"Wendy and Lucy" is a quiet yet interesting film about a young woman who stops in a small Oregon town on her way to Alaska and so sets in motion events which are rife with unintended consequences.

"Wendy and Lucy" is a quiet yet interesting film about a young woman who stops in a small Oregon town on her way to Alaska and so sets in motion events which are rife with unintended consequences.

Whether this film is among those now referred to as the latest incarnation of neo-realism is perhaps not as consequential as is the studied examination of Wendy, who is faced with a perfect storm of problems: she is painfully alone; is arrested for shoplifting and so loses her dog, Lucy; her car is broken, irretrievably. It soon becomes clear that these events will test her resiliency and determination to maintain a fragile equilibrium.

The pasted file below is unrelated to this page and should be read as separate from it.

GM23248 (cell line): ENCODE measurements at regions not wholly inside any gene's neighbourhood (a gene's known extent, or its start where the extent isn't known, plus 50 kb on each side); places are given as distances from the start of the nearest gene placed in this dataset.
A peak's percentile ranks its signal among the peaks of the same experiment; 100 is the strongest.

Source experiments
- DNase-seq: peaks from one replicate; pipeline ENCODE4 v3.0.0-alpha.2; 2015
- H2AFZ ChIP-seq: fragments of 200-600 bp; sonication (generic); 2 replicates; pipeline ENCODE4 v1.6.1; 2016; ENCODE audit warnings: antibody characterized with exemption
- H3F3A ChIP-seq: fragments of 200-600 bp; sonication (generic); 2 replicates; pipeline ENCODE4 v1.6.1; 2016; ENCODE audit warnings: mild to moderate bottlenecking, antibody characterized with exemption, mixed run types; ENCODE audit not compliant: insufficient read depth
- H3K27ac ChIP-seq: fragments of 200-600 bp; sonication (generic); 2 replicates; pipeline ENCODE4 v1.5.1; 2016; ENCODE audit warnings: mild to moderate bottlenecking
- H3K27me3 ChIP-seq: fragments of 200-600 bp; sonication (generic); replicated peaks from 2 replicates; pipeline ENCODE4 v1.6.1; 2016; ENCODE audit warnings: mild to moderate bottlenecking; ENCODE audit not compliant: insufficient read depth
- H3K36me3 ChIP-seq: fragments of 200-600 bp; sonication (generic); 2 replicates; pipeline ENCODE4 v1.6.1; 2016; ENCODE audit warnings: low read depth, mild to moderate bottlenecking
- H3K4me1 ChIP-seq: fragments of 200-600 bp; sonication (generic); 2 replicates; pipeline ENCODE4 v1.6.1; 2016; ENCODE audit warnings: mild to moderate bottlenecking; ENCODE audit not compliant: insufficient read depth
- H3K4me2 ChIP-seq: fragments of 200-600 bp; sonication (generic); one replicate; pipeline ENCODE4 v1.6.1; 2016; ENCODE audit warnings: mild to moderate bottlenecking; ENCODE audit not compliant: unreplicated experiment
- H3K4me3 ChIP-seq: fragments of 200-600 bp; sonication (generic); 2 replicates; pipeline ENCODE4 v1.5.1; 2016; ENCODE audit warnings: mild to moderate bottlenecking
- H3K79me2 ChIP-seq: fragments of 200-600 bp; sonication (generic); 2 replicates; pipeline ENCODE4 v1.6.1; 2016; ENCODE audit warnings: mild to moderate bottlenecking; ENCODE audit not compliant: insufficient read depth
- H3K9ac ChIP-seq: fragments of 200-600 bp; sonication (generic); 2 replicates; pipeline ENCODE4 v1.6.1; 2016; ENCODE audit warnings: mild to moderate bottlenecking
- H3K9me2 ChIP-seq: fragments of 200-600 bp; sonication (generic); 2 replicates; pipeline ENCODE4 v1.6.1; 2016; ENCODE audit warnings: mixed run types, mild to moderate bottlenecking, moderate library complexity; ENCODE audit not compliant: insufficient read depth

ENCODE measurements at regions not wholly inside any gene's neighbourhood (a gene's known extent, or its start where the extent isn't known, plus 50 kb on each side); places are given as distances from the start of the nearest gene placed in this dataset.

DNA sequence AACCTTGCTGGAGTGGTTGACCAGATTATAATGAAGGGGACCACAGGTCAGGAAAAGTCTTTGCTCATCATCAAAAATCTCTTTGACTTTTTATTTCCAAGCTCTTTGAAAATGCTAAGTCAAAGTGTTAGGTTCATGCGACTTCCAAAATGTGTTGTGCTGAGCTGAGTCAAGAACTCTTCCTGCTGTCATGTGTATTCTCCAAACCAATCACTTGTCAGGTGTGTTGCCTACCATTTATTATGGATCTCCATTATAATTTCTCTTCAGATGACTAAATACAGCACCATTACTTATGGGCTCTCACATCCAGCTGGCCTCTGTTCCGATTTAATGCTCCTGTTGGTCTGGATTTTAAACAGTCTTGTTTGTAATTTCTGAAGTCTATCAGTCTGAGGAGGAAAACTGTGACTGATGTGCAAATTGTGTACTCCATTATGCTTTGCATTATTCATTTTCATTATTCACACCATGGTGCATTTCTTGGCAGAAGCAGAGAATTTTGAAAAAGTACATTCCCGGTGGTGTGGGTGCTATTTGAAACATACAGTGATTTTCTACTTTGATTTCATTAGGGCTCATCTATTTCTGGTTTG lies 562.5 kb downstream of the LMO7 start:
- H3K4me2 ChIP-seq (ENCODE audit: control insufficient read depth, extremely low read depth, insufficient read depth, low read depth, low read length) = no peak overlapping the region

This film, with no backstory, with only the sparest of dialogue and plot, explores corners of the human heart that are immediately recognizable yet too often ignored by mainstream Hollywood. Commercial films have, for decades, insisted that the narrative arc must bend toward conquering seemingly insurmountable odds, include a redemptive moment and close with a Disneyesque denouement.

Some audiences may balk at neo-realism as a genre, and that reaction may beg the question: how closely should film mirror life. In the case of "Wendy and Lucy," it's as if a camera crew arrived in town at the same time as Wendy and Lucy and recorded their experiences and mishaps. Granted, there is no significant character development, no opportunity to understand fully why Wendy has left her family (a sister and brother-in-law), and decided to drive to Alaska with little money, hoping to find work in a cannery. We are witness to a brief though important moment in this young woman's life and little else.

And yet, there is something about this film that is, if not compelling, at least intriguing.

The meta-question for audiences will always be: how much realism do they expect or want from films. For some, entertainment is the touchstone. For others, their wish is that art closely imitate life in all of its nuanced complexity and even, some might judge, its tediousness. "Wendy and Lucy" is a fine example of the latter.